Yasiel Puig is the poster boy for the Dodgers' ownership group.
For the splash that was made by all the trades the Dodgers have done in the past year, it is Puig who underscores the long-term foundation upon which the franchise wants to build.
He's the product of a financially strong franchise putting their money and efforts into scouting and signing players. It's what Dodgers president and CEO Stan Kasten refers to as getting back to the Dodger Way.
Puig certainly has become the hot topic in baseball circles.
There is the debate over whether, after one month, he should be given a spot on the National League All-Star roster.
There's a growing rumble about him moving into the lead in the midseason talks on the NL Rookie of the Year Award voting. His primary competition right now is from a group of pitchers, including fellow Cuban defector Jose Fernandez of the Miami Marlins, Dodgers teammate Hyun-Jin Ryu and St. Louis right-hander Shelby Miller.
The Dodgers definitely have made their mark on the Rookie of the Year Award, which was renamed the Jackie Robinson Award in 1987 in honor of the man who broke baseball's color barrier and earned the first Rookie of the Year award in 1947.
The Dodgers, including Robinson, have taken 16 of the 66 Rookie of the Year Awards given to NL players .
The Dodgers had four consecutive winners from 1979-82 (Rick Sutcliffe, Steve Howe, Fernando Valenzuela and Steve Sax), and then broke that record with five a row from 1992-96 (Eric Karros, Mike Piazza, Raul Mondesi, Hideo Nomo and Todd Hollandsworth).
The Rookie of the Year Award, however, is no guarantee of greatness.
There have been 132 winners, including a combined award for the American League and NL players in 1947 and '48. Twice co-rookies of the year were honored -- pitchers Butch Metzger of San Diego and Pat Zachry of Cincinnati in the NL in 1976, and shortstop Alfredo Griffin of Toronto and third baseman John Castino of Minnesota in '79.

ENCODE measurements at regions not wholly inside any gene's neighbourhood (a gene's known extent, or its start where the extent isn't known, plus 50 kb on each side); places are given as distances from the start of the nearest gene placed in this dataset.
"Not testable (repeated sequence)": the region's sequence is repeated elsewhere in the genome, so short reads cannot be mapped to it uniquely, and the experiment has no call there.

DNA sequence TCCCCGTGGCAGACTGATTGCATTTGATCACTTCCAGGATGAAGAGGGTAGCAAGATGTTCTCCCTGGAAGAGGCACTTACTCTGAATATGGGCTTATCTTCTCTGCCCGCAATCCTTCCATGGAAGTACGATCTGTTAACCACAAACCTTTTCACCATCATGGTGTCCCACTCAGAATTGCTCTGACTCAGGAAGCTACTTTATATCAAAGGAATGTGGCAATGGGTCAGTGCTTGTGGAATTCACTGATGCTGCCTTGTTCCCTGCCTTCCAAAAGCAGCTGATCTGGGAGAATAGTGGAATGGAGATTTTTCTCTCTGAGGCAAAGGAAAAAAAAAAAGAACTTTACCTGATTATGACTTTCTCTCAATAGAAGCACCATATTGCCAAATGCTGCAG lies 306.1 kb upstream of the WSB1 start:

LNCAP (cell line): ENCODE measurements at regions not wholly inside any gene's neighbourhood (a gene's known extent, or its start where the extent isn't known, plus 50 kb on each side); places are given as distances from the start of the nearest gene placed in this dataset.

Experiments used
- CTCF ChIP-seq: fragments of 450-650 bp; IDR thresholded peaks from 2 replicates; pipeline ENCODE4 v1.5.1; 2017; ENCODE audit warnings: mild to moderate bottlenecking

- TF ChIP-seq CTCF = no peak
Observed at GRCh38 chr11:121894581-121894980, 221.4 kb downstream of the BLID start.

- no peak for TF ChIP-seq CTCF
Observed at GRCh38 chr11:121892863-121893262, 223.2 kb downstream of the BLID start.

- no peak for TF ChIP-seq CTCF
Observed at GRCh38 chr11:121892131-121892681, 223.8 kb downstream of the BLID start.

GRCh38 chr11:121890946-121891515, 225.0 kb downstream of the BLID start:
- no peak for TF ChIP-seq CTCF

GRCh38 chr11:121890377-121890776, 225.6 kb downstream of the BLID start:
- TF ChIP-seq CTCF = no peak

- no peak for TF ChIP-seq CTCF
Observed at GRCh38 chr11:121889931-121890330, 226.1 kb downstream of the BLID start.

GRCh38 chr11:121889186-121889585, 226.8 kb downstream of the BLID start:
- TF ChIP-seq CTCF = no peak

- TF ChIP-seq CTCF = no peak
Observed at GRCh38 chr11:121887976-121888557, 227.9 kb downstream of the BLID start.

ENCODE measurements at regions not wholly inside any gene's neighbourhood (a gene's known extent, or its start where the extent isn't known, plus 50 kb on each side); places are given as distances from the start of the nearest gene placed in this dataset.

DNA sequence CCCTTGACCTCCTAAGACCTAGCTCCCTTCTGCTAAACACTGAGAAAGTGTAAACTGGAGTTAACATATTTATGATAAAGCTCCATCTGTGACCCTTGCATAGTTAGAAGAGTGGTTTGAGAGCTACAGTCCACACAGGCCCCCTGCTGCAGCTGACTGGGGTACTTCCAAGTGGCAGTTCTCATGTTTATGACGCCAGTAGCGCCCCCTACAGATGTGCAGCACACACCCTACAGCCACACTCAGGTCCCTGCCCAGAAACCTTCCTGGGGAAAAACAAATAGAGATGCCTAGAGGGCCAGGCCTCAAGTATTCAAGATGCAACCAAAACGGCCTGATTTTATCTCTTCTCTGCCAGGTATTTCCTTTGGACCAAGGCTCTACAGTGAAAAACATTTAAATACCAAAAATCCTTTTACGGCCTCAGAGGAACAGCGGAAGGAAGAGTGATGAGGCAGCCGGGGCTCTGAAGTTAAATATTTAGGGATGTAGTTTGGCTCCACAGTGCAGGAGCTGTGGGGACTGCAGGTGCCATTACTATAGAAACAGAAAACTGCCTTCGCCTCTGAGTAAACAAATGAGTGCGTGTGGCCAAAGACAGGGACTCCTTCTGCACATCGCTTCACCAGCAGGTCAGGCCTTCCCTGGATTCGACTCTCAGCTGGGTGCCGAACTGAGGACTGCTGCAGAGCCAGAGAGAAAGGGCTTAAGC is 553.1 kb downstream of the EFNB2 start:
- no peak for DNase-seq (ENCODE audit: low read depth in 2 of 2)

Only 14 of the 132 have been enshrined in the Hall of Fame. Pete Rose, who won the NL Award in 1963, is ineligible for Hall of Fame consideration.
Robinson is one of nine NL winners to be honored in Cooperstown, joined by Willie Mays (1951), Frank Robinson ('56), Orlando Cepeda ('58), Willie McCovey ('59), Billy Williams ('61), Tom Seaver ('67), Johnny Bench ('66) and Andre Dawson ('77).
The list of AL winners eventually elected to the Hall of Fame includes Luis Aparicio (1956), Rod Carew ('67), Carlton Fisk ('72), Eddie Murray ('77) and Cal Ripken, Jr., ('82).
Did you know:
• Arizona (45-41) is the only team in the NL West with a winning record. What is the worst record for a postseason team? San Diego won the NL West with an 82-80 record in 2005, and was swept by St. Louis in the NL Division Series. Arizona finished second in the NL West that season at 77-85.
• The D-backs lead the Majors with 18 blown saves, which is five more than Arizona's season total in 2011, when it won the NL West. The bullpen struggles are a factor in the D-backs having an MLB-best 20 wins in their final at-bat, including a 15-inning win against the Mets on Thursday, when Arizona relievers failed to protect leads in the 13th and 14th innings.
• Having cut his dreadlocks to comply with Texas' Minor League rules, Manny Ramirez is expected to make his debut at Triple-A Round Rock on Sunday. The Rangers feel Ramirez is a no-risk gamble in light of their need for a right-handed-hitting run producer. The Rangers went into Saturday a half-game back of AL West-leading Oakland. Texas had scored three or fewer runs in 40 games (9-31). Yes, Ramirez would have to DH, which is the job Lance Berkman was signed to fill, but Berkman, bothered by a sore right knee of late, is hitting .181 with a .264 slugging percentage, two home runs and six RBIs since June 1.
• Detroit third baseman Miguel Cabrera continues to put together a special set of accomplishments. Seeking to become the first right-handed hitter to win three consecutive batting titles since Rogers Hornsby won six in a row with the St. Louis Cardinals (1920-25), Cabrera is the only player to have three games in a season in which he went 4-for-4 with at least two home runs, according to Elias Sports Bureau. Elias reports that 16 others have done it twice in a season.
From out of Left Field
Stats guru Bill Arnold reports that Tampa Bay pitcher Matt Moore could join Herb Score (1955), Sandy Koufax ('60), Sam McDowell ('64), Nolan Ryan ('74, '76-78) and Randy Johnson ('91-92) as the only qualifying pitchers in the Majors to average at least 8.6 strikeouts and 5.0 walks per nine innings in a season. Moore went into the weekend averaging 8.84 strikeouts and 4.9 walks per nine.
Tracy Ringolsby is a columnist for MLB.com.